So if you’re selling a home in 2024, what you need to be aware of is don’t be in a rush to accept offers. It can give you a false sense of security that because you went into contract, that means you’re going to sell. Oftentimes, buyers that are savvy will put houses into contract just to have you lose leverage with your property being on the market and then come back and ask for massive price reductions, continue to delay closing because they know that the longer that they have you off the market, the less leverage you have with other buyers and the more you’re going to be stuck dealing with them. So I love the point you just made. It’s not a commitment to buy a house to write an offer. It’s a commitment to look deeper into the property.

Rob:
I think that’s a huge point for sellers because, yeah, you do lose leverage as a seller the longer your property is on the market. So good note there, and I always tell people, “Make the offer just honestly, even if the offer is really low and you know it’s going to get denied it, just get the first no out of the way and make the offer. You don’t have to buy the house if it doesn’t check the boxes, if the inspection is bad. There’s several ways out everybody, so don’t stress that part too much.” Now let’s just say you get the offer accepted, escrow looks good, terms are good, insurance is set, appraisal came back positive. What should a home buyer expect at the closing table, like they’re getting to the finish line here. Lay out some of those expectations for us.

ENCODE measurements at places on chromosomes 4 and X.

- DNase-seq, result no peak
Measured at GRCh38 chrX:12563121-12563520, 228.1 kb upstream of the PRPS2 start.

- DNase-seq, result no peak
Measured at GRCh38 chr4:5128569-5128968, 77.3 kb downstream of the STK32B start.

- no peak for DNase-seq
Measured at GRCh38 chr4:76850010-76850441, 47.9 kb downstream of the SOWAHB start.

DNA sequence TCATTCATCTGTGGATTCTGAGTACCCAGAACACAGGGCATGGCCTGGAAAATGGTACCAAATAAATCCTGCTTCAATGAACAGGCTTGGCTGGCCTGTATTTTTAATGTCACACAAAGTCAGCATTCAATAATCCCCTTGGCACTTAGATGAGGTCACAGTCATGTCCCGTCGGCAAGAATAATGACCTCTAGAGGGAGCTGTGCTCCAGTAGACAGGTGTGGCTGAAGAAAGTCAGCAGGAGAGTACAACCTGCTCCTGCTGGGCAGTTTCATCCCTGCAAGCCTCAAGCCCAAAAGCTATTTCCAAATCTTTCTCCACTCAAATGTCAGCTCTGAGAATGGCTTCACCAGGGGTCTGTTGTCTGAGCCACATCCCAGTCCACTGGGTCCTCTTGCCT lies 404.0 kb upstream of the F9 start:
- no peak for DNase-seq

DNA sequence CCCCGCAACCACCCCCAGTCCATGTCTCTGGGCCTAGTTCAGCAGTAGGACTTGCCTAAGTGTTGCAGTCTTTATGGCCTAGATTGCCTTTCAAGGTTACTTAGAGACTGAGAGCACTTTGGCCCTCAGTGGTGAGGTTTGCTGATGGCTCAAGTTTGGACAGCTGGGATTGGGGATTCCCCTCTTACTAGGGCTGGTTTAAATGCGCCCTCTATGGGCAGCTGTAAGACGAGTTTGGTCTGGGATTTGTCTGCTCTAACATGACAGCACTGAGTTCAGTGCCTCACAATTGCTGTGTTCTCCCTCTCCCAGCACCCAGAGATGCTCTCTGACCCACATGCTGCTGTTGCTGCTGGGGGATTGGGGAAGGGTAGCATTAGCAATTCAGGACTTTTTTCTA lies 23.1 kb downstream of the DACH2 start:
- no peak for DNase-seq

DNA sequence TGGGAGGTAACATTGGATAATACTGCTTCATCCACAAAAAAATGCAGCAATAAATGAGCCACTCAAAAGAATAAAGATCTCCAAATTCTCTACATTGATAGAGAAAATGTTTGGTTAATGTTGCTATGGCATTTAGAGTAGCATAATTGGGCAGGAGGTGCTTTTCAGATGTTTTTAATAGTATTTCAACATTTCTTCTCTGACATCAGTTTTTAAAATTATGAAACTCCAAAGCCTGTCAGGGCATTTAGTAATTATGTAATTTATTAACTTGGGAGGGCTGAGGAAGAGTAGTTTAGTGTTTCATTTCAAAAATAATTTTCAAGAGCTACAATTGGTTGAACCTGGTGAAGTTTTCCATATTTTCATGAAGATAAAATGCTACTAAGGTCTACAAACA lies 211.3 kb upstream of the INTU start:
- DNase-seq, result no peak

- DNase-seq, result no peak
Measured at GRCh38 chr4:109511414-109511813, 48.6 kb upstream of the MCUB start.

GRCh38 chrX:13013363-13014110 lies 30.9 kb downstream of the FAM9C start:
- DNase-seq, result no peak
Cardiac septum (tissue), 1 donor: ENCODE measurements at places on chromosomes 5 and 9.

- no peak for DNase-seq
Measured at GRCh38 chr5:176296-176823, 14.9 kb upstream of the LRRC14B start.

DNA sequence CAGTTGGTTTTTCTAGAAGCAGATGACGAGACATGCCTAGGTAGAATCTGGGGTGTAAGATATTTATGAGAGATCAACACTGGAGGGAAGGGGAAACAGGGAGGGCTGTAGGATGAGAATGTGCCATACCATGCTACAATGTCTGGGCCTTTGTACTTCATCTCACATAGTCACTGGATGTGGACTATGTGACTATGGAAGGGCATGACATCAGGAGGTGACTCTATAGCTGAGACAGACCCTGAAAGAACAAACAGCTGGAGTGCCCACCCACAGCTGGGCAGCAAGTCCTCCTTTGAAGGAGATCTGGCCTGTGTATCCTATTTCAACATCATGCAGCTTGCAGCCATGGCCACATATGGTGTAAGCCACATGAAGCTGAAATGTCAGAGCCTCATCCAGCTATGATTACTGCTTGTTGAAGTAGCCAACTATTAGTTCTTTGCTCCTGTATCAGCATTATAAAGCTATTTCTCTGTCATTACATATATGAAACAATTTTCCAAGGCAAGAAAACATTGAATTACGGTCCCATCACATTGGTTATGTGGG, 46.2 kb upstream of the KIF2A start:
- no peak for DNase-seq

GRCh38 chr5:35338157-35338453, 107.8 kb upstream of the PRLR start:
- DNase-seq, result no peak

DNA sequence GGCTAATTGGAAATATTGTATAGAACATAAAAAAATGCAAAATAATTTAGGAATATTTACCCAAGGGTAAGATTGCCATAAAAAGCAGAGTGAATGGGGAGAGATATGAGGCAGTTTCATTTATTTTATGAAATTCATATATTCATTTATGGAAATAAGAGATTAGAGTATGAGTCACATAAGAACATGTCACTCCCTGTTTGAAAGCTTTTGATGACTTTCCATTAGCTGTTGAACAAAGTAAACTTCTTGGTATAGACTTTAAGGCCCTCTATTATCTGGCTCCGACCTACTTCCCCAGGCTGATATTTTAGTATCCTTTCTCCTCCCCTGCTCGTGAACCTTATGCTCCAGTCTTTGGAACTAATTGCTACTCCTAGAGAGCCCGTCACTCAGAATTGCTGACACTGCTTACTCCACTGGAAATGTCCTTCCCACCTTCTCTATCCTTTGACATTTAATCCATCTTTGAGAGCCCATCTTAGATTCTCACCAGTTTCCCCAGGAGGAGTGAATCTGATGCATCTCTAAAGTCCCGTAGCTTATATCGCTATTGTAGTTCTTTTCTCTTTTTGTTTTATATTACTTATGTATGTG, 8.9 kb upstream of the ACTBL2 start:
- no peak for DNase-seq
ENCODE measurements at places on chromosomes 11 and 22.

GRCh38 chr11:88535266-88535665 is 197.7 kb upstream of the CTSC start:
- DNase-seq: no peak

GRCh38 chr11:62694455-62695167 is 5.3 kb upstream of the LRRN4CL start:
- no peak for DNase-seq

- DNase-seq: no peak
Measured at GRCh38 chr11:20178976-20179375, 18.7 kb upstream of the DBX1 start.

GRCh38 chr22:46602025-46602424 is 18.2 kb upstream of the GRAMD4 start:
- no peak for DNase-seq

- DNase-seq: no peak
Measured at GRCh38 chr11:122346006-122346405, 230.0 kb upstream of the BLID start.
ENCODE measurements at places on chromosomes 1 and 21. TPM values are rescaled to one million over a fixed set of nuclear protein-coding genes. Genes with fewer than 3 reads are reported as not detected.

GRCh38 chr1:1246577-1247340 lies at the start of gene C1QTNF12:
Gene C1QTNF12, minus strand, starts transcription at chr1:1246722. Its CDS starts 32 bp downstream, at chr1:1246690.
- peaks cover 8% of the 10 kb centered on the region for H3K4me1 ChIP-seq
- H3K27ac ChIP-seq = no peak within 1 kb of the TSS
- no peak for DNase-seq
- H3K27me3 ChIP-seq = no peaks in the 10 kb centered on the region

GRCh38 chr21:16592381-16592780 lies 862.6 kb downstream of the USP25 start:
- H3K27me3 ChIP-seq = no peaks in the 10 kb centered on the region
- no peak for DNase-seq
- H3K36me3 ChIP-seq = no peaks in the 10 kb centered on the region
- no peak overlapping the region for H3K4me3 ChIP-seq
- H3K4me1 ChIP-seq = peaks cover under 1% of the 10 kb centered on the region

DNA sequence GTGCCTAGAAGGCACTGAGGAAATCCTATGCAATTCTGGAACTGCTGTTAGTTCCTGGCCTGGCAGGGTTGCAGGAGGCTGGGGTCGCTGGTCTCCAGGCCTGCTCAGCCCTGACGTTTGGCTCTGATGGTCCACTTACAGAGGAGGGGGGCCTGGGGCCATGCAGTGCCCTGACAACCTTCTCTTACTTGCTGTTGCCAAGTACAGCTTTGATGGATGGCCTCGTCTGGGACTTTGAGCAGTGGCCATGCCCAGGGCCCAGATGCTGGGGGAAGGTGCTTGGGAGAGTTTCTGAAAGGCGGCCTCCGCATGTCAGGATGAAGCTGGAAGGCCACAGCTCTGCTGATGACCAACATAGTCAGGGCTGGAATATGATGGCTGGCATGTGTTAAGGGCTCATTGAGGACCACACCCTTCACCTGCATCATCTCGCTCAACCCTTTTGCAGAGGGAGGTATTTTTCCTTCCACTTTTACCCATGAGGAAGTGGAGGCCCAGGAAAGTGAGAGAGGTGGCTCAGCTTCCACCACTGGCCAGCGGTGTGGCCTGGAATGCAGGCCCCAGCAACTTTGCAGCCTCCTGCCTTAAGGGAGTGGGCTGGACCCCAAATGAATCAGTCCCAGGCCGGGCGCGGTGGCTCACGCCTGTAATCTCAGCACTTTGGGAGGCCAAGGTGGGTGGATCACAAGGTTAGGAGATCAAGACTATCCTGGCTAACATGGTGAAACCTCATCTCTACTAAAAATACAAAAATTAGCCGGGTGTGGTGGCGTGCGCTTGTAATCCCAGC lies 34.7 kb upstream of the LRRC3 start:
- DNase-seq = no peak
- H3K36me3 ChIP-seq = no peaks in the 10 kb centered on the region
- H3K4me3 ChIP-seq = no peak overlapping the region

David:
There’s going to be a lot of documents that somebody is going to sign at the title company or if a mobile notary comes to your property where you are agreeing that you have had certain things disclosed to you depending on which state you’re in, and the majority of that paperwork is going to be documentation from your lender. We call these loan documents. So if you’re buying a house cash, there’s a lot less to sign than if you’re getting a loan. When you’re getting a loan. There’s a lot of forms that are legally required to be given to you that explain this is what your payment’s going to be, this is what will happen if you don’t pay them. This is how much everything’s going to cost. This is your interest rate. These are your closing costs. A lot of people will have questions because those forms can be hard to read.